Thursday, February 22, 2018
Editorials

Editorial: Missing jet points to gaps in technology, security

Wireless technology enables people to locate a missing dog or change the home thermostat from thousands of miles away. Yet a commercial jumbo jet with 239 passengers and crew can disappear after an hour into flight and remain missing for days despite a global search effort involving more than 80 aircraft and ships from at least 10 nations. What happened to Malaysia Airlines Flight MH370 raises many questions, chief among them the poor use of technology in modern aviation and security gaps that remain long after the 9/11 attacks.

The Boeing 777 vanished early Saturday after taking off from Kuala Lumpur en route to Beijing. Its last recorded position put it north of Malaysia over the Gulf of Thailand, and the search was expanded far beyond the plane's last location and path. The Malaysian military said the plane flew another hour after vanishing from air traffic control screens, heading west at a lower altitude before being picked up by Malaysian military radar. The uncertainty over the plane's location only divided and slowed the rescue effort. China's official news agency reported late Wednesday that satellite images from Sunday showed possible plane debris just to the south and east of the plane's last known location.

Authorities are a long way from determining whether mechanical failure, pilot error, terrorism or some other cause is to blame. But what is jarring in this age is the difficulty in finding the plane. Satellites and other technology could have helped close a critical gap, from giving the plane's position and feeding real-time flight data to providing automatic reports of mechanical malfunction or dangerous flying. Much of that information, which is critical to understanding what happened in-flight, is currently contained in cockpit recorders. But they have limited batteries and can be difficult to find.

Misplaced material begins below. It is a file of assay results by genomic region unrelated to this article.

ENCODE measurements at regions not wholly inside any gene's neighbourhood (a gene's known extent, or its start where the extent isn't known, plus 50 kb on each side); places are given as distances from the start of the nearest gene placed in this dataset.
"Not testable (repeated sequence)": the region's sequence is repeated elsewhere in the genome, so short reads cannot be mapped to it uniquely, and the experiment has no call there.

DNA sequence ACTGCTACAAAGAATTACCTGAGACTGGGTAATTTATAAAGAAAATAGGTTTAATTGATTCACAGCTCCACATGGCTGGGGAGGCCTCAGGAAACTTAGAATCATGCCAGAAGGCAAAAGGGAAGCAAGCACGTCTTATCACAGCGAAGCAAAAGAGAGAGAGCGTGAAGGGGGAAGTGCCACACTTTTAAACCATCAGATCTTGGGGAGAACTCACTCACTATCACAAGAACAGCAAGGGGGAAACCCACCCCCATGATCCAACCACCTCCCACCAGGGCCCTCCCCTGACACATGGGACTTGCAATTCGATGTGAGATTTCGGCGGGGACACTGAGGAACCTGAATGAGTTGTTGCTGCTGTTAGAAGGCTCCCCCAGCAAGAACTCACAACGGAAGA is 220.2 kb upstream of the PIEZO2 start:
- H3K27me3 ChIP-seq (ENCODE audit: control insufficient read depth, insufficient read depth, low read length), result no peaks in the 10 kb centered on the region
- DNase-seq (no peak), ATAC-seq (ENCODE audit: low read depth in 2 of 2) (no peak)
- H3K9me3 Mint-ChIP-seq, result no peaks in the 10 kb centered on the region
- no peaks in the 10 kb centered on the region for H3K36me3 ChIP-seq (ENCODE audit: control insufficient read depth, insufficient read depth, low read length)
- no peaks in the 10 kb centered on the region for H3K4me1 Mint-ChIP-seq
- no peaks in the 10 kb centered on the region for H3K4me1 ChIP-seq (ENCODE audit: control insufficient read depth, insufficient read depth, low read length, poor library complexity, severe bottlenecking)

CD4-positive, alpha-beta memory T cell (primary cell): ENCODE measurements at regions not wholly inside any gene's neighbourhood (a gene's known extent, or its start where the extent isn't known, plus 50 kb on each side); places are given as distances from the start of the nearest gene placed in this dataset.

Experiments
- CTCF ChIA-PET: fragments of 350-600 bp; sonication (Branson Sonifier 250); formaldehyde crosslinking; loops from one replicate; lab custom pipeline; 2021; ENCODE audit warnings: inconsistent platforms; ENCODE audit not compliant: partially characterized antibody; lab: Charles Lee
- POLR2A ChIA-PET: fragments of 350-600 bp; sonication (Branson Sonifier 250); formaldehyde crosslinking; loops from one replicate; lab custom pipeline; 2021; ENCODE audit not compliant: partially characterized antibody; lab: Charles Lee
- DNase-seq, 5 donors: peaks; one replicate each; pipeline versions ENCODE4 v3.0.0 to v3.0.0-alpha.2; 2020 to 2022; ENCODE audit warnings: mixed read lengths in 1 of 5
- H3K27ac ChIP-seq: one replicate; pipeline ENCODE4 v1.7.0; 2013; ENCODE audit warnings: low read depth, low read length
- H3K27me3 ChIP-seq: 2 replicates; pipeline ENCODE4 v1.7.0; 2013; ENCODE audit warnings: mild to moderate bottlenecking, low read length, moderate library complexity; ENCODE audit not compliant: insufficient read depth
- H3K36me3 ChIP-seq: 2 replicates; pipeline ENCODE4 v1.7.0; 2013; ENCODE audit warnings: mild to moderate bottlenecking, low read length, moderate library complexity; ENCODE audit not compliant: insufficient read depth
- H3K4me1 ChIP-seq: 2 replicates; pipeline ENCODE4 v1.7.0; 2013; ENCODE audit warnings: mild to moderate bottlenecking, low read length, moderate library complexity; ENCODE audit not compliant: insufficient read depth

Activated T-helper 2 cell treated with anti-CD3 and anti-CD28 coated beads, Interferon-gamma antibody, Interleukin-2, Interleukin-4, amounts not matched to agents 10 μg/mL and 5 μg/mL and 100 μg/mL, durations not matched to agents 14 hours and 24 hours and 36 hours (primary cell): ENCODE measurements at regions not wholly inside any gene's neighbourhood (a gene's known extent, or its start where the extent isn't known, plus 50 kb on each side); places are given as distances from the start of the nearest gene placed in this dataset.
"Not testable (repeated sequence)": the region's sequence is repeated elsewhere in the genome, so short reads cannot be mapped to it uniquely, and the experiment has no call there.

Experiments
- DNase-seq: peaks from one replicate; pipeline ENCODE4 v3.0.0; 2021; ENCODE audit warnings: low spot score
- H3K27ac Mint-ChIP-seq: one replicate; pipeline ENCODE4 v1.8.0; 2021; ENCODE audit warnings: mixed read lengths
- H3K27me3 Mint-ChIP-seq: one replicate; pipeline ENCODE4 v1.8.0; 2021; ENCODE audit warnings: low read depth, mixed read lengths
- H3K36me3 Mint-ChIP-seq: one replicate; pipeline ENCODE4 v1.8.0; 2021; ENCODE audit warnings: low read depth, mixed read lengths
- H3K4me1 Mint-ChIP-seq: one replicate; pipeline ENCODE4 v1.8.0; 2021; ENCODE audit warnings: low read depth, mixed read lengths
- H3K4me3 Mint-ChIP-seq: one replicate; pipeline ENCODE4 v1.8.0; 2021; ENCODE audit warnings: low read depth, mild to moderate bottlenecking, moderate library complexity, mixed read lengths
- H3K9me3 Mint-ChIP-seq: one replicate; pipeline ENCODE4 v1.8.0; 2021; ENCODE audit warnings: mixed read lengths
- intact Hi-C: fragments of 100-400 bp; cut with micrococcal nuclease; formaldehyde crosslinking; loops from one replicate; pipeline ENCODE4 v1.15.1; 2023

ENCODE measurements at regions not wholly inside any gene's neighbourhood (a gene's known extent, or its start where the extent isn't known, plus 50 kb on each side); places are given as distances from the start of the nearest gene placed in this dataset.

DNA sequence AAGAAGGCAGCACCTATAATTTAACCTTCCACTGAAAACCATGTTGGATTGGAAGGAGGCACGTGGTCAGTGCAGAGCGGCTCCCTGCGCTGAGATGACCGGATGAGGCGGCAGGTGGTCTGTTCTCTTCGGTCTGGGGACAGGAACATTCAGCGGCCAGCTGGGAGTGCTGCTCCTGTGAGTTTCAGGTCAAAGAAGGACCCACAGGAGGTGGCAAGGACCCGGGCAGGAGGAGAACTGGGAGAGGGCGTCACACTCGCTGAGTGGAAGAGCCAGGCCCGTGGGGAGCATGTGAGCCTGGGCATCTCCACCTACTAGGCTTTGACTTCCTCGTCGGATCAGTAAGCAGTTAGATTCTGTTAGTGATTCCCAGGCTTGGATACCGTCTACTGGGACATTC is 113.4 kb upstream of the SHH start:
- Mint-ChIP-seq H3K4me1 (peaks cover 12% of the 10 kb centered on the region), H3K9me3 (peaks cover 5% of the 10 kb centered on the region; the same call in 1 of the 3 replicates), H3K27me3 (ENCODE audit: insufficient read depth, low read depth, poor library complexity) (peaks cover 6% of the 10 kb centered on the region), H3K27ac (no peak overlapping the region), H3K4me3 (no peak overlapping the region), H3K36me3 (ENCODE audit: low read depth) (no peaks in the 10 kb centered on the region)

The plane's disappearance also exposes an alarming gap in airline security. Authorities said two people boarded the flight using stolen passports. While Interpol played down any hint of terrorism, the news underscores how most countries have refused to use Interpol's database of lost and stolen passports to screen for terrorists, traffickers and criminal fugitives. According to the international law enforcement agency, only three nations — the United States, Britain and the United Arab Emirates — routinely screen passengers against the database. And last year, Interpol reported, passengers around the world were able to board planes more than 1 billion times without having their passports checked against the registry.

It will take time to unravel the mystery of the Malaysia Airlines flight. But civil aviation needs new technology and tougher security to improve flying safety and the international response to catastrophic events. Interpol's announcement that it would allow two airlines to query the passport database as part of a test project was a good step. But governments and carriers need to make a larger commitment if they hope to boost passenger safety and better manage their resources in any future disaster.

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Editorial: They value guns, not kids

Editorial: They value guns, not kids

They value guns over kidsSix days after 17 were killed at Marjory Stoneman Douglas High by a teen-ager firing an AR-15 semi-automatic rifle, the Florida House refused to even debate a bill banning the sale of assault weapons. The vote, 71 to 36, wasn...
Published: 02/21/18